Nathaniel Rateliff has earned his bonafides as a genre-hopping journeyman, from the blues ingrained in his St. Louis upbringing to the soulful R&B awakened by the eight-piece collective that comprises Nathaniel Rateliff & The Night Sweats.
The frontman also displays a routine impulse to force himself back into the grind of a local Denver singer-songwriter, a method that was proven equally as successful when the title track from his 2020 solo album And It’s Still Alright became his biggest hit since 2015, when “S.O.B.” brought the band to rollicking renown.
However, a month after his decidedly stripped-down record arrived, Rateliff’s solo sojourn was cut short by the pandemic and he was left facing the uncertain times after a consequential career decision all on his own. On The Future, the group’s third studio album (out November 5th), Rateliff finds the means to push forward as he reconvenes The Night Sweats and they navigate these new territories together.
The force from the full band is immediate, as deep, lush layers of harmonies, horn accents, and slide guitar blanket the opening title track. Meanwhile, Rateliff emerges with a sustained, uncharacteristically sinewy vocal cadence that reads so distinctively Dylan that one can imagine the two sharing a wide-brimmed hat-tipping moment on stage, when they inevitably become tour partners once again.
Despite its clear traces of inspiration, “The Future” establishes a crucial concept on the record: Rateliff isn’t looking backwards. He sends his approximate Dylan rasp into a completely new dimension, with a snarling chorus that cracks so deep you can feel the fissures in his voice. For the band, it’s a moment that’s familiar, yet completely new.
As a soul-leaning rock band led by a folk-and-blues-minded frontman, there’s an unavoidable nostalgia that the band has often chosen to embrace, especially on their Richard Swift-produced sophomore record, 2018’s Tearing at the Seams. However, their latest set displays a mastery of genre that pushes their most retro-sounding sensibilities into new directions.
An early indication of the band’s growing sound came from the album’s lead single “Survivor,” which turns a scorching blues riff into an unlikely funky dance track. They tap into this groove again on “I’m On Your Side,” an otherwise earnest torch song that swings thanks to drummer Patrick Meese’s mix of heavy and loose percussion and the ascendant hooks by The Night Sweats’ horn section.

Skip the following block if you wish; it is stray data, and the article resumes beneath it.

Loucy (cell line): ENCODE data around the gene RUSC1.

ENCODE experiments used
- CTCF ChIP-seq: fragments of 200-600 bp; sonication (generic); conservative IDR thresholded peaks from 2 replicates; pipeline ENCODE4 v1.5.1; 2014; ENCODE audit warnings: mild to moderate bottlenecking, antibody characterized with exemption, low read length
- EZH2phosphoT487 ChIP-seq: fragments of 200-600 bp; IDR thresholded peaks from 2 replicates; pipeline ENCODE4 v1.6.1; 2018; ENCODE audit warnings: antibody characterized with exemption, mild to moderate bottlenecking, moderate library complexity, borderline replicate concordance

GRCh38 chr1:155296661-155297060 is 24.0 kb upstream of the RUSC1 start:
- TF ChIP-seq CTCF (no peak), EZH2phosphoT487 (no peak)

With each album, the band reliably delivers at least one or two songs that sound like unearthed compositions from their label, the legendary Memphis-based Stax Records; they make no exception here, despite their current futuristic focus. “Love Me Till I’m Gone” fits comfortably in the Stax pantheon with its fluttery, dream-soaked melody and a stirring vocal performance by Rateliff, who channels Van Morrison’s freeform yowls in the song’s closing moments. “Love Don’t” is a bombastic closer that delightfully goes off the rails as the band leaves it all out there.
Not every risk pays off, though, and too many tracks sound like a genre exploration that came up fruitless. The doo-wop homage “Oh, I” wears thin after three-and-a-half minutes, and yearns for a runtime more reminiscent of the original format. The pace of “So Put Out” embodies its title a bit too well, and “Something Ain’t Right” similarly suffers from a slow stride with little substance. That being said, Rateliff never fails to turn in a vocal take that is anything less than compelling.
The right choices for the future aren’t always clear to the frontman, and he regularly alludes to his obscured vision. “Maybe it’s harder to see when you cannot believe/ When only half of the cards are shown,” he suggests on “What If I.” He addresses this uncertainty again when he closes the chorus with, “Maybe as time goes on together, we’ll learn how to grow.” That underlying optimism encapsulates the unyielding, positive appeal of Nathaniel Rateliff & The Night Sweats, as they themselves embrace the philosophy to trust in each other to help progress forward in time.
Ultimately, the LP sees the band reveal a greater artistic depth, while also seeming to satisfy Rateliff’s own creative search during his solo endeavor. When the current state of the world demands too much, it’s best to face the future together.
Essential Tracks: “Love Me Till I’m Gone,” “What If I,” “I’m On Your Side”
The Future Artwork:
Catch Nathaniel Rateliff & The Night Sweats on tour; tickets are available via Ticketmaster.